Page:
Lockhart has carried every box in every contested election since then.

One of the promises he made during that first election was to have inmates out on county roads picking up litter. “They picked up tons of it over the years,” he said. “We used to keep track of it at the landfill. We would weigh it when it came in. The problem with picking up litter is that no matter how many times you do it, it gets messed up once again in no time. I’m probably the only sheriff who was in charge of a landfill. I did that at one time.”

Lockhart is proud of the K-9 program that started under his administration. The drug dogs not only do great law enforcement work, they are loved by kids throughout the county. Handlers have taken them on school visits, and the dogs are always the stars of the show. Three dogs have died during their service, two of cancer and one in the line of duty. Narco is a legend for the manner he passed on.

Under Lockhart, the sheriff’s office started a dive team. It has replaced what the Valley Rescue Squad had done for years. When called on, CCSO divers go into the county’s lakes and streams in recovery efforts.

“They sometimes look for items that somebody tossed in the water,” Lockhart said. “We have a SWAT team that assists our drug task force when they are needed.”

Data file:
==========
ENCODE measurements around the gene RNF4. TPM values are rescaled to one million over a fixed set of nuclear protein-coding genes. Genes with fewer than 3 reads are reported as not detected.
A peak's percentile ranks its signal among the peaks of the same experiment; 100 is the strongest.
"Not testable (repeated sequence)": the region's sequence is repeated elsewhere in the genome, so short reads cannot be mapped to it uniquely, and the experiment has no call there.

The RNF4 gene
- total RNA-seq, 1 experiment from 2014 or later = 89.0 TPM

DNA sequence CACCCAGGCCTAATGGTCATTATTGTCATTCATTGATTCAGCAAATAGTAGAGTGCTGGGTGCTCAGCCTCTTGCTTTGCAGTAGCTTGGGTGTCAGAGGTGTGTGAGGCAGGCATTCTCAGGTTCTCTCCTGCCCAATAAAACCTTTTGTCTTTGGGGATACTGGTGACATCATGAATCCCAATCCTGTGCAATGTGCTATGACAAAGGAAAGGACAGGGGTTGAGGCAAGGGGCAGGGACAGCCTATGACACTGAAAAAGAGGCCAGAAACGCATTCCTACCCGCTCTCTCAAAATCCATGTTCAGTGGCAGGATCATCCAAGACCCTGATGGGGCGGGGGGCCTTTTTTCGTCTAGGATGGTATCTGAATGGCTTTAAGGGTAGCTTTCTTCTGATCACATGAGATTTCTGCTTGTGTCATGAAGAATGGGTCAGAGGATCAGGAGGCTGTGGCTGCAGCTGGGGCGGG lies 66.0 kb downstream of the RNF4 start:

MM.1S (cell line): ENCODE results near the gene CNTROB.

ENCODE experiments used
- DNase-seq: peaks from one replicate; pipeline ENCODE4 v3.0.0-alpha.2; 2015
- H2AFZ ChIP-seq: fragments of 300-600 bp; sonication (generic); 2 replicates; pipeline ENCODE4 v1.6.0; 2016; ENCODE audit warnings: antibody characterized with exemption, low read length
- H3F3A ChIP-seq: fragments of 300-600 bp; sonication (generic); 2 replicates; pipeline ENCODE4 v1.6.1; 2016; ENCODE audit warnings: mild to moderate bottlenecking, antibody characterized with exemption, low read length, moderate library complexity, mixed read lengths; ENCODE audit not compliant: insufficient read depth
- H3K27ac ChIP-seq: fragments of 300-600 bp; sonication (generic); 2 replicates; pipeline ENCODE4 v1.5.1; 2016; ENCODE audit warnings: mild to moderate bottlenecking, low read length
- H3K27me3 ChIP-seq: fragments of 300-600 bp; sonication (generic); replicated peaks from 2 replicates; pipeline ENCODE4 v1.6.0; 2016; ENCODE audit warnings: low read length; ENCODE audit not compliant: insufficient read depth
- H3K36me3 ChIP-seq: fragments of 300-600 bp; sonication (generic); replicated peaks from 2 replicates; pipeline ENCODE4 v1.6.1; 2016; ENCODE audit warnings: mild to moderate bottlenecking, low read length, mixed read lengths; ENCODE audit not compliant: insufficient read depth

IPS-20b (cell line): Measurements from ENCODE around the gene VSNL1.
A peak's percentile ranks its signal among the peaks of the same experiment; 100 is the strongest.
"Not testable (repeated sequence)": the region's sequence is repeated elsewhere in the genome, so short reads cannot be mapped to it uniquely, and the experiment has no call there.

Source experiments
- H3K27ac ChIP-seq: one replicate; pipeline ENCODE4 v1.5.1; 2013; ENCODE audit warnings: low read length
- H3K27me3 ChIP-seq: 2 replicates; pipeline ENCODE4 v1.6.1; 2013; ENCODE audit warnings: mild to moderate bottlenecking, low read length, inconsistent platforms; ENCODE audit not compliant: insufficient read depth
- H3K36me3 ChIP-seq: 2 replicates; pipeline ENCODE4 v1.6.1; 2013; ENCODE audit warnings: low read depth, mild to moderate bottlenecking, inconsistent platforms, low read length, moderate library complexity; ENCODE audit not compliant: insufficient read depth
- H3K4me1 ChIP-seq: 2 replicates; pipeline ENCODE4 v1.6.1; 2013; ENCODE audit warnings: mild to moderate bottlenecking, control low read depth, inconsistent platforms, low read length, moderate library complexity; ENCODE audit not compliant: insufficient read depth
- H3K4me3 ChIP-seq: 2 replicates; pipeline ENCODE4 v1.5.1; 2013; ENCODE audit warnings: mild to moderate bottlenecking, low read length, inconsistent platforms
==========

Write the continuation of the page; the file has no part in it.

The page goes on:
Lockhart said it had been a long-time dream of his to have airborne officers. That came true with the purchase of a fixed-wing plane from Etowah County.

“It was something they were getting out of, and they were looking for a buyer,” Lockhart said.

The initial asking price was in the $60,000 range, but they came down to $14,000. Lockhart said the plane proved to be a valuable tool in aerial searches.

“We had it for a few years before selling it for more than what we paid for it,” he said. “We now have two helicopters. We have reached out to the public to do events for them. We recently did a golf ball drop at the country club for a local Masonic lodge.”

Over the years, the sheriff’s office built a firing range on the north side of LaFayette. Officers go there for practice, and it’s used in a women’s self-defense course offered by the department.